The interim Waukegan police chief publicly apologized Thursday to 15-year-old Martell Williams, who was wrongly charged with attempted murder, and said his department “must do better.”
Williams, 15, of Waukegan, was arrested on February 16 and wrongly charged with attempted murder and aggravated battery in connection to a shooting at Dollar General, 2613 Grand Avenue in Waukegan, that occurred on February 4.
During a press conference this week, Williams said that police kept asking him the same question and offered him McDonald’s in exchange for a confession.
“It is true he bribed me with McDonald’s, and he kept trying to get a confession,” Williams said.
After his arrest, Williams was transported to the Robert W. Depke Juvenile Complex Center in Vernon Hills where he spent almost two days in custody until his release Friday morning.
Waukegan Deputy Police Chief Joe Florip said detectives verified Williams’ whereabouts on the night of the shooting, leading to his release and the charges being dropped.
Williams, who is a Waukegan High School freshman and basketball player, was attending an away game at Adlai E. Stevenson High School in Lincolnshire.
A screenshot from Snapchat confirmed Williams was attending the basketball game at the time of the February 4 shooting.
Officials said that Williams’ family and their attorney, Kevin O’Connor, met with the Waukegan Police Department Wednesday afternoon.
In a statement from Waukegan Interim Police Chief Keith Zupec, he said that his department “must do better.”
“Martell Williams did not commit this crime, nor was he involved in this crime in any fashion, and he should not have been brought to the juvenile detention facility. Martell should not have remained in that detention facility for a day and a half,” Zupec said.
“The Waukegan Police Department apologizes for the pain and disruption our actions have caused Mr. Williams, his family, and the community. I will be reviewing this case with my staff, the Mayor, and the Lake County State’s Attorney to understand how we got this far,” Zupec said.
The police chief said he would explore “all options, suggestions and ideas” to go beyond what state and federal law requires in juvenile cases “to prevent anything like this from ever occurring again.”
“My heartfelt apology goes out to this young man and his family. I will make it my purpose to not allow this organization to let him, his family, or Waukegan down again,” Zupec said.
Waukegan Mayor Ann B. Taylor also released a statement Thursday regarding the case.
“As Mayor of Waukegan, as a mother, and as a lifelong Waukeganite, I am very saddened and disappointed with how the Martell Williams case unfolded in our City. I only can imagine the pain and anguish this situation has caused Martell, his mother, and the Williams family,” Taylor said.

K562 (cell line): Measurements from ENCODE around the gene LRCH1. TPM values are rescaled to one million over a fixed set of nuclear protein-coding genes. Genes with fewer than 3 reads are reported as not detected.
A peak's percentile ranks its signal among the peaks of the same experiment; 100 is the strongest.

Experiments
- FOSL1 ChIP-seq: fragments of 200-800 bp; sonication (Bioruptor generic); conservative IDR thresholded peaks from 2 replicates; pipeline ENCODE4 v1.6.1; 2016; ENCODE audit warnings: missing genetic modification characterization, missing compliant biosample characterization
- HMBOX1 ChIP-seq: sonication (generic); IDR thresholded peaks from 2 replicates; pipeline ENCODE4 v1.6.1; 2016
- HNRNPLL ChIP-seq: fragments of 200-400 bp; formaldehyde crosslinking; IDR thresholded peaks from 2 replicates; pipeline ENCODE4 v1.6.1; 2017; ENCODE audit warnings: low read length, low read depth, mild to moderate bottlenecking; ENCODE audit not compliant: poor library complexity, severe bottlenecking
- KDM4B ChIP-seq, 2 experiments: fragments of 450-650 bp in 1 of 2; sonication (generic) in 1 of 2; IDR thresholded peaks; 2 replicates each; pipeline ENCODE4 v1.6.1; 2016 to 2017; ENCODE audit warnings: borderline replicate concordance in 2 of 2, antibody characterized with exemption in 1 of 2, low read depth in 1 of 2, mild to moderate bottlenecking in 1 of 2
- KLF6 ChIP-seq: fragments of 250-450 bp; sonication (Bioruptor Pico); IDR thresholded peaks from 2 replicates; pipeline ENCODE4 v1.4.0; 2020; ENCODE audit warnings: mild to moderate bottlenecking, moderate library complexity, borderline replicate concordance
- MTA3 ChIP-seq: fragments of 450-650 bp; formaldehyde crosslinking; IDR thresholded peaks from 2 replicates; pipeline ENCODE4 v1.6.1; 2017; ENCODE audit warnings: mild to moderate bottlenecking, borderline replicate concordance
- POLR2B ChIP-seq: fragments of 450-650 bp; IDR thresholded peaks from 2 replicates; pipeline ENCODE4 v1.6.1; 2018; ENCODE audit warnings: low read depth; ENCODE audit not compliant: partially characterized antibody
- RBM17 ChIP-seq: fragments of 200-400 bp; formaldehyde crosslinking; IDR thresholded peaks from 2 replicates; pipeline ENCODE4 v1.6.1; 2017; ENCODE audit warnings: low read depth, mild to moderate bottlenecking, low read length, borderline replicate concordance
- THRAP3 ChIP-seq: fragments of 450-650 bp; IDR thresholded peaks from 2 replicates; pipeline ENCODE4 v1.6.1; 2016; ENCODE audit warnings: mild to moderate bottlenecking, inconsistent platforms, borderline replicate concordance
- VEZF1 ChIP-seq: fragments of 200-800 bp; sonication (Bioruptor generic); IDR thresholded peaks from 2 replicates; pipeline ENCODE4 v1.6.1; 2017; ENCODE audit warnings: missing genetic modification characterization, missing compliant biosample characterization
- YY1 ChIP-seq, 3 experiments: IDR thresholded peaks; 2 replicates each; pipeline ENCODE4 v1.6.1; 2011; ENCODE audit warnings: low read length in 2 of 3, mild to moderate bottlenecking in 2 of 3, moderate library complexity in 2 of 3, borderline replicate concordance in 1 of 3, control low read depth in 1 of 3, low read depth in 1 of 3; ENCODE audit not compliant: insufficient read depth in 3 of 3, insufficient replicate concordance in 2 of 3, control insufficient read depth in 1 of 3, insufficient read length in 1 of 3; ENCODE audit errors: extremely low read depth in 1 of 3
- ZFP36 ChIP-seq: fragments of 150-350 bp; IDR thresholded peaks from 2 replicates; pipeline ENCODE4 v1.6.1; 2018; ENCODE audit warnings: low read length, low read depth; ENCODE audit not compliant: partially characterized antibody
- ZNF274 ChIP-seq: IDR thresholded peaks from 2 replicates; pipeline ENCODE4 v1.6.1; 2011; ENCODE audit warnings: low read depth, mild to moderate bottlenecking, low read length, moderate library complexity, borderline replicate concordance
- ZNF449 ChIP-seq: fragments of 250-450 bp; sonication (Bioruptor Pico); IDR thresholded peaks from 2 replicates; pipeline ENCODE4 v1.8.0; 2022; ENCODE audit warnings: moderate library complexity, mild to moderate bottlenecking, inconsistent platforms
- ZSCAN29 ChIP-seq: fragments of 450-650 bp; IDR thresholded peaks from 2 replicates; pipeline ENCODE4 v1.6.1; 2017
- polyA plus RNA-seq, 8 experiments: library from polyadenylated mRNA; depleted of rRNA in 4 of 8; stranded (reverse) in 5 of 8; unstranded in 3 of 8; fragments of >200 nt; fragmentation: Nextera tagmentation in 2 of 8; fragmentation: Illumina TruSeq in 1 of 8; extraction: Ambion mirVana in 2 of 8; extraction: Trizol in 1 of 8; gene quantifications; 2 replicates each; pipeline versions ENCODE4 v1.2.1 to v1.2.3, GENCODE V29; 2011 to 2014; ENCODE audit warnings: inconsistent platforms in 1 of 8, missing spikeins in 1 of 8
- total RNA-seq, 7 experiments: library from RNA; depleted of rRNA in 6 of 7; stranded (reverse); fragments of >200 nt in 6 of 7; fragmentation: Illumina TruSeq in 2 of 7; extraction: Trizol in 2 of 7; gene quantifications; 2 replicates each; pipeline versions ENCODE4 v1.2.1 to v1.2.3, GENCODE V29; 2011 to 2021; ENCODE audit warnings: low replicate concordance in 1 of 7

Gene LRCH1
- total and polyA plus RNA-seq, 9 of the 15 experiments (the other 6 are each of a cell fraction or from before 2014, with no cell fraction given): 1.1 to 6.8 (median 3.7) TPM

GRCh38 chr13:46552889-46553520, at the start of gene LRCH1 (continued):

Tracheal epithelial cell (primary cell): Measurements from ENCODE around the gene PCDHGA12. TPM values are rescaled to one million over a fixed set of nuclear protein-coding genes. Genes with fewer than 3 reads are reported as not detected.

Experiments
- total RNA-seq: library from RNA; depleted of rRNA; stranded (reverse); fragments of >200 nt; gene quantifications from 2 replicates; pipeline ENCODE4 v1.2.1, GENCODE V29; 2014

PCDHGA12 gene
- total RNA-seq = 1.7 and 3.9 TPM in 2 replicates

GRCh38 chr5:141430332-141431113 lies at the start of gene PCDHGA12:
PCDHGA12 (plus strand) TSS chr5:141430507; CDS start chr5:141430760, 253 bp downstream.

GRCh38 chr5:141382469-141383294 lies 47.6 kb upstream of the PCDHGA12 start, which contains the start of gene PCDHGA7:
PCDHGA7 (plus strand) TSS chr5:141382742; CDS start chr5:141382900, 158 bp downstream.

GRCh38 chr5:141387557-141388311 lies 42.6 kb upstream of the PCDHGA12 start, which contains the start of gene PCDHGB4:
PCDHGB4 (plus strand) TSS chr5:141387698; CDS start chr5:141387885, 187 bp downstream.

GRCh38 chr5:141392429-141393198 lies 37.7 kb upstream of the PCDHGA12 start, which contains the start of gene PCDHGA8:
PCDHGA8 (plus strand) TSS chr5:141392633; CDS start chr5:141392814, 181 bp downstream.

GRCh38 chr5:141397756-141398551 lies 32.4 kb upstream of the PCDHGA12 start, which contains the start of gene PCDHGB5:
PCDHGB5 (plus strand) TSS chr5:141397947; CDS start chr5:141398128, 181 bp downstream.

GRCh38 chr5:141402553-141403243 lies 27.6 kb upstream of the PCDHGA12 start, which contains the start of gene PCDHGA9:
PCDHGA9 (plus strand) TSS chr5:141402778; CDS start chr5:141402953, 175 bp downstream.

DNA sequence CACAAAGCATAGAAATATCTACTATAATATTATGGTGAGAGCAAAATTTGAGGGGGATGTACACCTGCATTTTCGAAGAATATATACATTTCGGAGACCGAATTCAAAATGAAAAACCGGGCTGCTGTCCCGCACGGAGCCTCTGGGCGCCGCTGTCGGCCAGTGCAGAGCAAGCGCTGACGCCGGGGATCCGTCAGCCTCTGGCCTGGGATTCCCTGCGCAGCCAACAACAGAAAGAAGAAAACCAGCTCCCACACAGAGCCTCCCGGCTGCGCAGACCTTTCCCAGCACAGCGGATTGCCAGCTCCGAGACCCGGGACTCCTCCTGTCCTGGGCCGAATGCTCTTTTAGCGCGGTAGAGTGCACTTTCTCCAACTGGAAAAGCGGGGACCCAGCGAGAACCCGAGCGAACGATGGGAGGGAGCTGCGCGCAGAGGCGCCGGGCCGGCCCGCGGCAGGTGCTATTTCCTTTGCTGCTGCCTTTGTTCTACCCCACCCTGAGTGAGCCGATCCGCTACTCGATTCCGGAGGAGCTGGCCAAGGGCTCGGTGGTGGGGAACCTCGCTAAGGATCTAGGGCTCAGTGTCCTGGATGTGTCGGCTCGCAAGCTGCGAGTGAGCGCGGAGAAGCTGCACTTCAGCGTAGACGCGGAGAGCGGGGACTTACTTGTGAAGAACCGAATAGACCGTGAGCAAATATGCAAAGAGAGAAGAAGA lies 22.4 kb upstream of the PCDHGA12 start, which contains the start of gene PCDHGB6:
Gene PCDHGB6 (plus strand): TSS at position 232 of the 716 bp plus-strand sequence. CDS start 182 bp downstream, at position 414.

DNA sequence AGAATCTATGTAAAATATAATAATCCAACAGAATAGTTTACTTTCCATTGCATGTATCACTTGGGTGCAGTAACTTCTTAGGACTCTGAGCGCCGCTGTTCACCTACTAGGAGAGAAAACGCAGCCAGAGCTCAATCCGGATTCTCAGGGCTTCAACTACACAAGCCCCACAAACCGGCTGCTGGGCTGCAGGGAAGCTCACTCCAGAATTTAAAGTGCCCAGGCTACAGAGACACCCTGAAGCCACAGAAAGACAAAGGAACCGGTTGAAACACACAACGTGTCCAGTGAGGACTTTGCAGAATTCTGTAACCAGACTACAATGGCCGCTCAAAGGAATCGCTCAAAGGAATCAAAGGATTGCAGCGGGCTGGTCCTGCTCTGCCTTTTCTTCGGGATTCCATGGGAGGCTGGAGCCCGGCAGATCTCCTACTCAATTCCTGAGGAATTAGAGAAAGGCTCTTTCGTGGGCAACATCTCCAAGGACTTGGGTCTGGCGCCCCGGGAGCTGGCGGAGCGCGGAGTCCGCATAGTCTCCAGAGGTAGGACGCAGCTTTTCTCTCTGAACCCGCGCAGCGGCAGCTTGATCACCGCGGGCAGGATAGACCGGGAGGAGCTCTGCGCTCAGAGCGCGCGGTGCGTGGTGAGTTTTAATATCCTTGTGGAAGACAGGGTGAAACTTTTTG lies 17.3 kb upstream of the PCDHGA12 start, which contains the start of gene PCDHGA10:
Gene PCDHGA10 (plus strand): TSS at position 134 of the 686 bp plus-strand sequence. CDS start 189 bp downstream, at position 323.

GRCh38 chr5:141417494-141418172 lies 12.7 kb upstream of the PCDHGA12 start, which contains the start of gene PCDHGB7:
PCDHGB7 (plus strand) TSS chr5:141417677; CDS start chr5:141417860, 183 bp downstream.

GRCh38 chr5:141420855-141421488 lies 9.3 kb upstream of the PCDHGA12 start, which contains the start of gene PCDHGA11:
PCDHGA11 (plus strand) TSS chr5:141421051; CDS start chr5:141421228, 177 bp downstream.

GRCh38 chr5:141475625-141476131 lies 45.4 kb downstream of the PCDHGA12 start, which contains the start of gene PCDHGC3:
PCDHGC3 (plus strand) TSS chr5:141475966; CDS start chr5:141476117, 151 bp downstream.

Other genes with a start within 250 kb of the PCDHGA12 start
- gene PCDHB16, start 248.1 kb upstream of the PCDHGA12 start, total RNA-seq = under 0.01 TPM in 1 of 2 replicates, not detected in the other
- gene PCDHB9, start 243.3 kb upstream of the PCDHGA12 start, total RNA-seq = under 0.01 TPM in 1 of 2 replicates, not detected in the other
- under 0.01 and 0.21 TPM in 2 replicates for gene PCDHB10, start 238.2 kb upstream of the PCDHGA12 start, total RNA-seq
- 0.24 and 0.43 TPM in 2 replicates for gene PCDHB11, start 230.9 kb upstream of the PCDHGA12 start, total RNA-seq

“While Martell has been cleared of all charges, I firmly believe that we as a City must do a better job when dealing with juveniles when they interact with our Police Department. When I ran for Mayor, I focused on ensuring that everyone in Waukegan is treated with dignity and respect. Unfortunately, in Martell’s case, the City missed this mark,” Taylor said.
The mayor said she will commit to dedicating resources necessary to identify and implement changes to how the police department handles the investigation, arrest and detention of juvenile suspects.
“In addition, we will work with the Lake County State’s Attorney and, if necessary, bring in outside parties to look at our Police Department with an unbiased view and provide constructive feedback. That said, we cannot expect all solutions to come from the outside. Change begins with us. I commit to making Waukegan’s protections for juvenile suspects an example for other communities to emulate,” Taylor said.
Williams said that he was at Waukegan High School when a dean took him to the office where he was met by two police officers.
“And once I reached their office, it was just two police officers and as soon as I got in they didn’t tell me nothing or say nothing to me. They just said, ‘you’re under arrest,'” Williams said.
“The officer said that multiple people came to him saying that it was me,” Williams said.
“He didn’t even know a shooting was involved. He just said, ‘Hey, it wasn’t your fault. You were defending yourself, you know. Just go ahead and say you were there and we’ll let you go home,” Williams’ attorney said.
Police and the Lake County State’s Attorney’s Office said the search continues for the actual suspect who shot the 19-year-old Dollar General employee in the face on February 4.